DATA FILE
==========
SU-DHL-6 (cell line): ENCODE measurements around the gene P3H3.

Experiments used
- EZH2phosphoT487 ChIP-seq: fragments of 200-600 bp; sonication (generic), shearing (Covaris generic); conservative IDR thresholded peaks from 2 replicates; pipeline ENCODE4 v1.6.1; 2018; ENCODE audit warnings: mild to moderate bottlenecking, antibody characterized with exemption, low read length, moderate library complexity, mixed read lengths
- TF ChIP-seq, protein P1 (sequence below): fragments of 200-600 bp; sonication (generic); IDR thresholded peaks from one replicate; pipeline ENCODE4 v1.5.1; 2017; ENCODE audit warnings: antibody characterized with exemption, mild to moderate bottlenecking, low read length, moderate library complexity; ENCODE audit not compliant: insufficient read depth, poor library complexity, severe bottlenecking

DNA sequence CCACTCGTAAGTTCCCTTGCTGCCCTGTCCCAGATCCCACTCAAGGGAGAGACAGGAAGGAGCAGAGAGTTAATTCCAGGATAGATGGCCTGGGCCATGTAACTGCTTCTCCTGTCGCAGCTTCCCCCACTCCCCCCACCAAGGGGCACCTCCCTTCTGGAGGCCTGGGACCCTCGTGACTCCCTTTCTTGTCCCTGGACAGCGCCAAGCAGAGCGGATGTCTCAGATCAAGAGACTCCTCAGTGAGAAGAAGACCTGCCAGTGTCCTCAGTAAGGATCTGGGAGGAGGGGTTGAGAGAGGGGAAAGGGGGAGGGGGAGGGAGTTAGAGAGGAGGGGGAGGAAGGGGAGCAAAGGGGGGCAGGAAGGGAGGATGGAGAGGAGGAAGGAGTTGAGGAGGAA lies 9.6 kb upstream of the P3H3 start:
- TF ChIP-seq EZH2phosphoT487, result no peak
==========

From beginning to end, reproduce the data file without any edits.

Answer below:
SU-DHL-6 (cell line): ENCODE measurements around the gene P3H3.

Experiments used
- EZH2phosphoT487 ChIP-seq: fragments of 200-600 bp; sonication (generic), shearing (Covaris generic); conservative IDR thresholded peaks from 2 replicates; pipeline ENCODE4 v1.6.1; 2018; ENCODE audit warnings: mild to moderate bottlenecking, antibody characterized with exemption, low read length, moderate library complexity, mixed read lengths
- TF ChIP-seq, protein P1 (sequence below): fragments of 200-600 bp; sonication (generic); IDR thresholded peaks from one replicate; pipeline ENCODE4 v1.5.1; 2017; ENCODE audit warnings: antibody characterized with exemption, mild to moderate bottlenecking, low read length, moderate library complexity; ENCODE audit not compliant: insufficient read depth, poor library complexity, severe bottlenecking

DNA sequence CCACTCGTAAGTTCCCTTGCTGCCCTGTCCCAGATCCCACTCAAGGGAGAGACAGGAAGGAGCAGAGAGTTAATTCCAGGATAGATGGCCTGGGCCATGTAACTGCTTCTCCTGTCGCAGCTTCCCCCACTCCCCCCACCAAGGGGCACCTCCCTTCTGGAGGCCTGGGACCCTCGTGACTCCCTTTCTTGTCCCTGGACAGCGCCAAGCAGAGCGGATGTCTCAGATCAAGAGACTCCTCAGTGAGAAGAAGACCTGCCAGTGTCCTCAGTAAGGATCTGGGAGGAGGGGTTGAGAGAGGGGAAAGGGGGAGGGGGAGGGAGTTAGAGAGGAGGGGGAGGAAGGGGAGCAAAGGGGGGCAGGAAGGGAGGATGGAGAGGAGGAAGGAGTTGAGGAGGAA lies 9.6 kb upstream of the P3H3 start:
- TF ChIP-seq EZH2phosphoT487, result no peak